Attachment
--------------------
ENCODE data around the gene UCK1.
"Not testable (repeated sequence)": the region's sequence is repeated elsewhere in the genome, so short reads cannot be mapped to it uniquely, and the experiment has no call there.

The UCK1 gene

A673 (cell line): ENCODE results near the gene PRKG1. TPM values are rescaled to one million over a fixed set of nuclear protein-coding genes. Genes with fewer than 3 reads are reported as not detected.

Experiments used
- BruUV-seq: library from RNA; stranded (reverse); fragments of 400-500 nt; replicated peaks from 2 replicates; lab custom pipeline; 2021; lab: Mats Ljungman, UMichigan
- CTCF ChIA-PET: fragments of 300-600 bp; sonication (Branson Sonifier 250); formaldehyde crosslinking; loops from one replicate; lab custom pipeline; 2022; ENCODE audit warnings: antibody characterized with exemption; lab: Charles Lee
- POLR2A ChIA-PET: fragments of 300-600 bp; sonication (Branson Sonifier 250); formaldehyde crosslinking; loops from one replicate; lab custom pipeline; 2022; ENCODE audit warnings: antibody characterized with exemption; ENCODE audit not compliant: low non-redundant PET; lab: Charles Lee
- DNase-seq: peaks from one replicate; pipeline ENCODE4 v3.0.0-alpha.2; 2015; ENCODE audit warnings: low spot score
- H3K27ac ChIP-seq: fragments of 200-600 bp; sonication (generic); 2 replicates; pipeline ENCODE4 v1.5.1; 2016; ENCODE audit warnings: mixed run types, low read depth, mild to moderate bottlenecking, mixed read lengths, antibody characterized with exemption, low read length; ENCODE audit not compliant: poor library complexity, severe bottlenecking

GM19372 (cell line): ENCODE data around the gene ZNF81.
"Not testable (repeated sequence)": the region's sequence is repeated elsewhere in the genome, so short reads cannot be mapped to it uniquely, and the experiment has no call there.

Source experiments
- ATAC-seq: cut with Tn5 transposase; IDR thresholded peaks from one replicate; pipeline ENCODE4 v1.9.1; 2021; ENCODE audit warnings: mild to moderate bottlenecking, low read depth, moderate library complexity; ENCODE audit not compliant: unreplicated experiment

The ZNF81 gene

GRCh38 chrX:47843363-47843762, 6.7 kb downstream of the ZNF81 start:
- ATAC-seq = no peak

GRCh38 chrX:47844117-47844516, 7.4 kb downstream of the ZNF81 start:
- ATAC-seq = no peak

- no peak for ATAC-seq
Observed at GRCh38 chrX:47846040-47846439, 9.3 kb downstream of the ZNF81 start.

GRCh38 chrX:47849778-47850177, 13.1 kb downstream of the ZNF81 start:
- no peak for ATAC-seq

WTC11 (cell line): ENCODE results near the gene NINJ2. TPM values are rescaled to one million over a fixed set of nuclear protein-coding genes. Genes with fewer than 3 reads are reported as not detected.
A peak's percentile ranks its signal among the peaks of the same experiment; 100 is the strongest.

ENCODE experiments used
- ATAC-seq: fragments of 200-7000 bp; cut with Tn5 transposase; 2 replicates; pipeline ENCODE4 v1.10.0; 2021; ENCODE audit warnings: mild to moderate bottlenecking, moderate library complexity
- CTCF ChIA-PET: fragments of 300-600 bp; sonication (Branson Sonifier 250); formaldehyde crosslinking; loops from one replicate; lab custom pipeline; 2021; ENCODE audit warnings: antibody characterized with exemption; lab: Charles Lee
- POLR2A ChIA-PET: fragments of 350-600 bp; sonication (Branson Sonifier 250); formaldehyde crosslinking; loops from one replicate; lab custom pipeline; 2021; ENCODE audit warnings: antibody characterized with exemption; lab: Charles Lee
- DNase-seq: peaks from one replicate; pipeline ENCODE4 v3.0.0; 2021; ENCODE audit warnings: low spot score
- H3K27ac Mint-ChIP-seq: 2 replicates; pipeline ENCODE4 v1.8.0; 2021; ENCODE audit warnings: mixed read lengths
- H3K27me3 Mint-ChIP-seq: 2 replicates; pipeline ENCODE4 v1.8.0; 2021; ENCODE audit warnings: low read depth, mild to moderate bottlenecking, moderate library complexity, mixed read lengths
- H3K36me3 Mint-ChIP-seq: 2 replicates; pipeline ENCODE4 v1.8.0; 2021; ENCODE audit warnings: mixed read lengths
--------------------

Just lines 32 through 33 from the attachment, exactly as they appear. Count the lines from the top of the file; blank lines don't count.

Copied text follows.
- H3K27me3 Mint-ChIP-seq: 2 replicates; pipeline ENCODE4 v1.8.0; 2021; ENCODE audit warnings: low read depth, mild to moderate bottlenecking, moderate library complexity, mixed read lengths
- H3K36me3 Mint-ChIP-seq: 2 replicates; pipeline ENCODE4 v1.8.0; 2021; ENCODE audit warnings: mixed read lengths